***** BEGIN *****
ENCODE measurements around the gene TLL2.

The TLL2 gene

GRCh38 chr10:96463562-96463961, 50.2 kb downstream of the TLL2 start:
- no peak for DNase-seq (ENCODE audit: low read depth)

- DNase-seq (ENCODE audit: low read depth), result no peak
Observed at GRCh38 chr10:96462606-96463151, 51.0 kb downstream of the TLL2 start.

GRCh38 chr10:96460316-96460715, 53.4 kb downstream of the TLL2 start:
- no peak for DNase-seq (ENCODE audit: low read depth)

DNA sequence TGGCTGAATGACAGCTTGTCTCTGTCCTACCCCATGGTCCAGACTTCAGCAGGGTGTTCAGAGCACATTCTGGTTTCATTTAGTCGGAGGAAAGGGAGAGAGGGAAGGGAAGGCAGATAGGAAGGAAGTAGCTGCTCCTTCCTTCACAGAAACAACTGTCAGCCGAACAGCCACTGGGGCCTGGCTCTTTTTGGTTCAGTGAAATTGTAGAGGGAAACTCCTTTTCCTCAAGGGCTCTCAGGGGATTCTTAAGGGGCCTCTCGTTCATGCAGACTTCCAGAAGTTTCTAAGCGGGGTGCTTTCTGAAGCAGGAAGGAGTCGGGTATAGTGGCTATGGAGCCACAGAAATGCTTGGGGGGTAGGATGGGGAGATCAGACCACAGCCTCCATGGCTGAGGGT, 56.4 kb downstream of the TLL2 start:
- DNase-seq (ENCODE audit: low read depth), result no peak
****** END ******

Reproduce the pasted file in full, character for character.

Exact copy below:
ENCODE measurements around the gene TLL2.

The TLL2 gene

GRCh38 chr10:96463562-96463961, 50.2 kb downstream of the TLL2 start:
- no peak for DNase-seq (ENCODE audit: low read depth)

- DNase-seq (ENCODE audit: low read depth), result no peak
Observed at GRCh38 chr10:96462606-96463151, 51.0 kb downstream of the TLL2 start.

GRCh38 chr10:96460316-96460715, 53.4 kb downstream of the TLL2 start:
- no peak for DNase-seq (ENCODE audit: low read depth)

DNA sequence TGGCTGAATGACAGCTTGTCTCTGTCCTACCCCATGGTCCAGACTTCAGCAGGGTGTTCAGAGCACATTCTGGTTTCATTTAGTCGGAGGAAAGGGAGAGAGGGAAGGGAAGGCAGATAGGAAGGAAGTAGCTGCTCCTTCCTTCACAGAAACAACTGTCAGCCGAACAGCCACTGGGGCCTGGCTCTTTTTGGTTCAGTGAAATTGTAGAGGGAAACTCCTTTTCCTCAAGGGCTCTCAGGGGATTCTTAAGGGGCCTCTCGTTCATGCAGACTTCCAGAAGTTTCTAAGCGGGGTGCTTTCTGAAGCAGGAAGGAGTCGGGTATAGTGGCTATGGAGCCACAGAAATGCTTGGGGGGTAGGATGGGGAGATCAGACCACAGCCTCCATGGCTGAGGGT, 56.4 kb downstream of the TLL2 start:
- DNase-seq (ENCODE audit: low read depth), result no peak